Alaska editorial: Salmon mysteries

This editorial first appeared in the Fairbanks Daily News-Miner:

A chum salmon just can’t replace a king salmon. But in a year when the king salmon barely showed up, it’s encouraging to see healthy chum runs in the Yukon River system this summer.

The abundance of chums should provide for people along the rivers who rely upon salmon for a good portion of their food during the winter months. We shouldn’t see a repeat of the disastrous years in the 1990s, when the chum runs crashed and people in the villages couldn’t even keep their dog teams fed.

There’s a reason chums are called dog salmon. Traditionally, kings have been the preferred salmon for people, while chums have provided for the dogs. However, chum salmon are usable in a pinch. So having lots of them is a good backup in a year such as this when the kings were so scarce.

According to figures from the Alaska Department of Fish and Game, the king run in the Yukon is winding down and probably will total only about 109,000 fish.

Meanwhile, the summer chum run was closing on 2 million. The fall chum run also is coming in strong, with about 1.3 million expected.

Since almost all the kings have passed upriver, subsistence fishing for chums is wide open on most of the Yukon. It remains closed only in the upper stretch, from the Fort Yukon area to the border, to let as many kings as possible reach spawning grounds in Canada.

The failure of the king run can’t be smoothed over with chums. Commercial fishing for kings was shut down this year. That will create hardship — the commercial king fishery provides cash, especially on the lower Yukon. And even the most devoted followers of today’s subsistence lifestyle must have cash for everything from guns to gasoline.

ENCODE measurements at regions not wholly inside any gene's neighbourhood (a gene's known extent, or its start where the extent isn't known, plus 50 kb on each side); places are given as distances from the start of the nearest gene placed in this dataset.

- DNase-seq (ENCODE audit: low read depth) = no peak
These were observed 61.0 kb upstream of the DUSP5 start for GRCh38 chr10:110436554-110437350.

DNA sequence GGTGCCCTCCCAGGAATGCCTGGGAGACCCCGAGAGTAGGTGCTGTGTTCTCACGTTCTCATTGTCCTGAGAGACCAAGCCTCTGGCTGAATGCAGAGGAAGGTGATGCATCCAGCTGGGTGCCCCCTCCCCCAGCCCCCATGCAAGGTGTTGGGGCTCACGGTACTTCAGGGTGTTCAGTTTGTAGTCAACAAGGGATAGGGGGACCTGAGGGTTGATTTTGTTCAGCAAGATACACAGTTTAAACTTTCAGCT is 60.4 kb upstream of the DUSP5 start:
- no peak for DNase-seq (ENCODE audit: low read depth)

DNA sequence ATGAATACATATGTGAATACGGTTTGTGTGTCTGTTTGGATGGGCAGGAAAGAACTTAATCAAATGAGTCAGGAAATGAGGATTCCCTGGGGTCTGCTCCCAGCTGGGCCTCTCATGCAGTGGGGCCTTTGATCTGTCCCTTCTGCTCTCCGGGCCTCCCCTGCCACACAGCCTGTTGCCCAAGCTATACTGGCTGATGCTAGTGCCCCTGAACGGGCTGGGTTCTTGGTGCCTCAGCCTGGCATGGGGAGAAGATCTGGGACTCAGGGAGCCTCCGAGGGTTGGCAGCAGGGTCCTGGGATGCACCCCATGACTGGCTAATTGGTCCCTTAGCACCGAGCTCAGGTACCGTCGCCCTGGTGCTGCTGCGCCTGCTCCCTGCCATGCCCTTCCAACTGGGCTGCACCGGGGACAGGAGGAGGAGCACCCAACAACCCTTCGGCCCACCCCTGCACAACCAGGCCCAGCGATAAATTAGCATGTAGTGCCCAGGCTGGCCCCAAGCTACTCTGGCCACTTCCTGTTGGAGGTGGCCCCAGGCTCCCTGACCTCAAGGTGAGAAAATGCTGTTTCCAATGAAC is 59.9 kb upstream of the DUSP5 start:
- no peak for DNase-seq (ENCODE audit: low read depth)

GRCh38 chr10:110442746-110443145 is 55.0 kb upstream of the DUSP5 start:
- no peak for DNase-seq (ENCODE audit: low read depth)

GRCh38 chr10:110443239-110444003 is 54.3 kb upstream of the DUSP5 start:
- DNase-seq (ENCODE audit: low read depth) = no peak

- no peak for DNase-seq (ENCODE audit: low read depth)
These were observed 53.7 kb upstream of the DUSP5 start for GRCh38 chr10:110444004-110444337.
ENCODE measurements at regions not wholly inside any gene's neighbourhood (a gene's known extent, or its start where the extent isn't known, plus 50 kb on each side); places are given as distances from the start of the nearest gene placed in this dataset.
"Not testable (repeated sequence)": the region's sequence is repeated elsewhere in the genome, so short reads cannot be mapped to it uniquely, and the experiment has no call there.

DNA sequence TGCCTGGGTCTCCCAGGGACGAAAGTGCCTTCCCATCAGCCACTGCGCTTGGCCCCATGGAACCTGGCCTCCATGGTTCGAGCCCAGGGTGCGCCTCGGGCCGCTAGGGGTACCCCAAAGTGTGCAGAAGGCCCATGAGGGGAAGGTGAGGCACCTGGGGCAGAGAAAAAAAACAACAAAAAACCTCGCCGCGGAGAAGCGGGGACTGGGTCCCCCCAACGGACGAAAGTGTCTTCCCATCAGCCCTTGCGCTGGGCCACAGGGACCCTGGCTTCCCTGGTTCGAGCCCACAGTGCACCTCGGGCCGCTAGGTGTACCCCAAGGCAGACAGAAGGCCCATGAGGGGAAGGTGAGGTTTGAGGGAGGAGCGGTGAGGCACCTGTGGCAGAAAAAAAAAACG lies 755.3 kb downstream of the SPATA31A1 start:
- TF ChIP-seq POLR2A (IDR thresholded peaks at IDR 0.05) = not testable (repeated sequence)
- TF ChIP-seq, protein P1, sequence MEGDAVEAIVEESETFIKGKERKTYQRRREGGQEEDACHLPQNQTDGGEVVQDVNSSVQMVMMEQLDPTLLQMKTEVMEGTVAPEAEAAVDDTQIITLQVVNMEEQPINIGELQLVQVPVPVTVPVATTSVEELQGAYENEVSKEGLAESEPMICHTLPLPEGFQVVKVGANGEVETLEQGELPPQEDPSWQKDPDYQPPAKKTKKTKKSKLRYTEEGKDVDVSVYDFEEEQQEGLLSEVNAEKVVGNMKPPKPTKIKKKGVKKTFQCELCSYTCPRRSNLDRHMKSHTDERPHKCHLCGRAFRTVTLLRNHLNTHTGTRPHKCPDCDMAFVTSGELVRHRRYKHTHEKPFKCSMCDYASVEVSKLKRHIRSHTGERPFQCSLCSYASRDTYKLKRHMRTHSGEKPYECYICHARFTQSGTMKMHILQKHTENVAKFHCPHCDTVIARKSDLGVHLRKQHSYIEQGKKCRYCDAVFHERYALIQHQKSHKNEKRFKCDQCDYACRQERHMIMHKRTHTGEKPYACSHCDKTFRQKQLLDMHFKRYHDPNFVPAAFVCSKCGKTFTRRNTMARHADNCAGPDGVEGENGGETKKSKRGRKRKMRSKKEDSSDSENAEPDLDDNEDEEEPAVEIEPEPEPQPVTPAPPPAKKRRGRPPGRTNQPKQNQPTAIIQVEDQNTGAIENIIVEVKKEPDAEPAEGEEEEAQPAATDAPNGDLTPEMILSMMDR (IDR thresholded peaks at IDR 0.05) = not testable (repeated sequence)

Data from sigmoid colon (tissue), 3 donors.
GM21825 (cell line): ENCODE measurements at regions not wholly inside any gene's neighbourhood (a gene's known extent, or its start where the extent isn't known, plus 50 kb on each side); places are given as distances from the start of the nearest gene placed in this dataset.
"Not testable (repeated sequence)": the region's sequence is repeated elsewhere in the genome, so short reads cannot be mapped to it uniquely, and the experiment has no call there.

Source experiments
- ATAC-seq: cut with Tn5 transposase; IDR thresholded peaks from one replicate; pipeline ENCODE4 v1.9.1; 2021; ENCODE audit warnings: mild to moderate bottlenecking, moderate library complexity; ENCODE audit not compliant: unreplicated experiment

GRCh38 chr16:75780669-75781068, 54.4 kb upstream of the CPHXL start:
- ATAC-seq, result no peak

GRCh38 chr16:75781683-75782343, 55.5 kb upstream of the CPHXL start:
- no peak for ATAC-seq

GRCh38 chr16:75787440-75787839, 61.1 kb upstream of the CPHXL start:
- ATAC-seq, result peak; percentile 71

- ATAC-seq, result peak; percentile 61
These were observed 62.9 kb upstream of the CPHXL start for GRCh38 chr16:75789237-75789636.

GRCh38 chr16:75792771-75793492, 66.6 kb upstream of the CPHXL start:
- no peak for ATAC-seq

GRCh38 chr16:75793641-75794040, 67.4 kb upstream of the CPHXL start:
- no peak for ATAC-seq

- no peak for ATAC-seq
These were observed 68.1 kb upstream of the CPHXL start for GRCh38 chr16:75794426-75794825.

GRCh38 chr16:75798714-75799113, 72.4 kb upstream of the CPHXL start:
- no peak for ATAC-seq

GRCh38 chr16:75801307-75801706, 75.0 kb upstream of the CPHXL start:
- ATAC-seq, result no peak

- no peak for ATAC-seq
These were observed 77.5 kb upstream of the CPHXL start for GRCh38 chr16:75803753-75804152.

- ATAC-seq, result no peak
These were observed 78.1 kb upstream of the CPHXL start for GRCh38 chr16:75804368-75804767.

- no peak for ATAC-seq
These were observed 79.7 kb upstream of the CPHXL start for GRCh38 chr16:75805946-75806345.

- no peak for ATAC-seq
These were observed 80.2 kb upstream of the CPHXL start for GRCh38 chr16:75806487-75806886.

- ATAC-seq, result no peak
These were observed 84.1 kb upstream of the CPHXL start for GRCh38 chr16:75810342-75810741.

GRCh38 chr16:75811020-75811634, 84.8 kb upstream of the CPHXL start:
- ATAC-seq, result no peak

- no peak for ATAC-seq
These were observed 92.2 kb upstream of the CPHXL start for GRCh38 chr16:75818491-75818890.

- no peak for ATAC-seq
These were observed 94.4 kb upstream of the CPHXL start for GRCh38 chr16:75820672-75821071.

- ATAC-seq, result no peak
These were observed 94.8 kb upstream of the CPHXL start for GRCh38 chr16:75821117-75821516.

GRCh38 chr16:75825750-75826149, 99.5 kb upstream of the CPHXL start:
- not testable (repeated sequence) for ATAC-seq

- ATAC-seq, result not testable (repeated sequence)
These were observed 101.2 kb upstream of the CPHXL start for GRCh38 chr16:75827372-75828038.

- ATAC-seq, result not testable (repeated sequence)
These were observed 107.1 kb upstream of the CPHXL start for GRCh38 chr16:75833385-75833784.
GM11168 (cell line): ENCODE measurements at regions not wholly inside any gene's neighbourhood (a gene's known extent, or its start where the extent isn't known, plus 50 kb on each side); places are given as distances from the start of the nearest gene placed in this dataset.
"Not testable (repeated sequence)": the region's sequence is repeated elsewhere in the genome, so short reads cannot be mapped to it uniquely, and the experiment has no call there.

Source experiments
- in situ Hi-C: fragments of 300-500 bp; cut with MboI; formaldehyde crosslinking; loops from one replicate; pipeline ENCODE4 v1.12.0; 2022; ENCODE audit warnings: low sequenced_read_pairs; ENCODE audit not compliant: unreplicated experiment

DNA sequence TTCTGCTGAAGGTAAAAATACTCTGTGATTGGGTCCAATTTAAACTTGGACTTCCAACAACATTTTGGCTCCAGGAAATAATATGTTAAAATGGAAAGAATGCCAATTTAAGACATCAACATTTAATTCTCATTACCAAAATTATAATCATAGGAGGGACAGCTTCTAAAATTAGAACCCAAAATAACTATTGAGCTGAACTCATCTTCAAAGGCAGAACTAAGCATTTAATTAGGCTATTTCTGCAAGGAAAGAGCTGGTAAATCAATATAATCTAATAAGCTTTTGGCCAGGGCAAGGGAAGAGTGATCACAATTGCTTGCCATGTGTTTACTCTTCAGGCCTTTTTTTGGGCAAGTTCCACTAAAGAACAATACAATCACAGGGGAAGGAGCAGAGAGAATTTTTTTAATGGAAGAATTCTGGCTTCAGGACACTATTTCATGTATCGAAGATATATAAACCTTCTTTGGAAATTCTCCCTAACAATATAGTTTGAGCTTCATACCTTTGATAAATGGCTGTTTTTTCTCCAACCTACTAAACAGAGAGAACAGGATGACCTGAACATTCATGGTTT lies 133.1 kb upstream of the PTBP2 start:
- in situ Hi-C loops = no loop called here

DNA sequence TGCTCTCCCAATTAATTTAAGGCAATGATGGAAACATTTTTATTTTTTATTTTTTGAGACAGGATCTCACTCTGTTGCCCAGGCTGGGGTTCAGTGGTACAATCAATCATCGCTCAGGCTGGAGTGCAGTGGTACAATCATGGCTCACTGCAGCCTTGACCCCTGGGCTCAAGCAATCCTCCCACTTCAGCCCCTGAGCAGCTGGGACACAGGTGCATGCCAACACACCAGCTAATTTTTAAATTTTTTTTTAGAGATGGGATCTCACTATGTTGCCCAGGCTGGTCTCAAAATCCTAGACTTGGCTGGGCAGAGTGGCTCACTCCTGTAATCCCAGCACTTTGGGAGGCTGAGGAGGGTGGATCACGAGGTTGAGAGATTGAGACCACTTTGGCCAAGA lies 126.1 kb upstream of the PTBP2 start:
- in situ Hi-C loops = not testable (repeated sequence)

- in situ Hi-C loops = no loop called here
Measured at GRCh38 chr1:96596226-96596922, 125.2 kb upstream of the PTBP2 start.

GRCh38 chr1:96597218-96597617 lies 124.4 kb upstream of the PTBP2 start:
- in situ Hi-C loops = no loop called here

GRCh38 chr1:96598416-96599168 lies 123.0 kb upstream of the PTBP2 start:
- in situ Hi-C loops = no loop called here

The chum runs are making up some of the loss. Commercial fishermen in the lower and middle Yukon caught a total of about 315,000 summer chums. Another 150,000 fall chums had been taken in the commercial fishery as of Sunday, and fishing will continue if the run remains strong.

But, at just 75 cents per pound, the chum price isn’t near what a king could bring. The fall chums are mixed with coho salmon, which are bringing $1 per pound but aren’t as numerous.

The poor king salmon returns on the Yukon system remain a mystery. And why are chum runs at the same time relatively healthy? Whatever the reason for the contrast, it is a welcome one this summer.


Thu, 01/19/2017 - 09:41

Letter: A pro-life presidency is something to be thankful for

​On Jan. 20, we will see the inauguration of a new president. From the pro-life perspective, this is something to be thankful for. That day represents the departure from the White House of one of the most pro-abortion presidents we have seen to date. His replacement is a man who has voiced support for a number of pro-life, pro-family initiatives that will protect the rights of the unborn and their mothers. Read more

Thu, 01/19/2017 - 09:22

My Turn: Alaska’s national parks need infrastructure support

In 2016, the National Park Service celebrated its centennial anniversary. 2017 marks the 100th anniversary of Denali National Park, one of the many crown jewels in Alaska’s collection of our national parks. These parks represent the very best and most treasured public lands in our country. As we hear about badly needed infrastructure improvements to our roads, bridges and utilities nationwide, it’s important to remember that our national parks are not immune to these challenges. Denali National Park alone faces an infrastructure repair backlog to roads and facilities of $53 million.

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Thu, 01/19/2017 - 09:22

My Turn: Reflecting on why I love Alaska

Gov. Bill Walker issued a proclamation designating 2017 as a “Year of History and Heritage” in recognition of Alaska’s sesquicentennial — the 150th year since Russia ceded its possessions and interests in Alaska to the United States. Gov. Walker’s proclamation encourages all Alaskans “to study, teach, reflect upon our past, and apply its lessons to a brighter, more inclusive future.”

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Thu, 01/19/2017 - 08:47

Outside Editorial: NATO and the EU: Mend them, don’t end them

The following editorial first appeared in the Chicago Tribune:

In lamenting President Barack Obama's foreign and military policies, Republicans have frequently offered a concise summary: "Our allies don't trust us, and our enemies don't fear us." They didn't imagine the day would come when the same might be said of a Republican president. But that's the prospect Donald Trump raises. Read more


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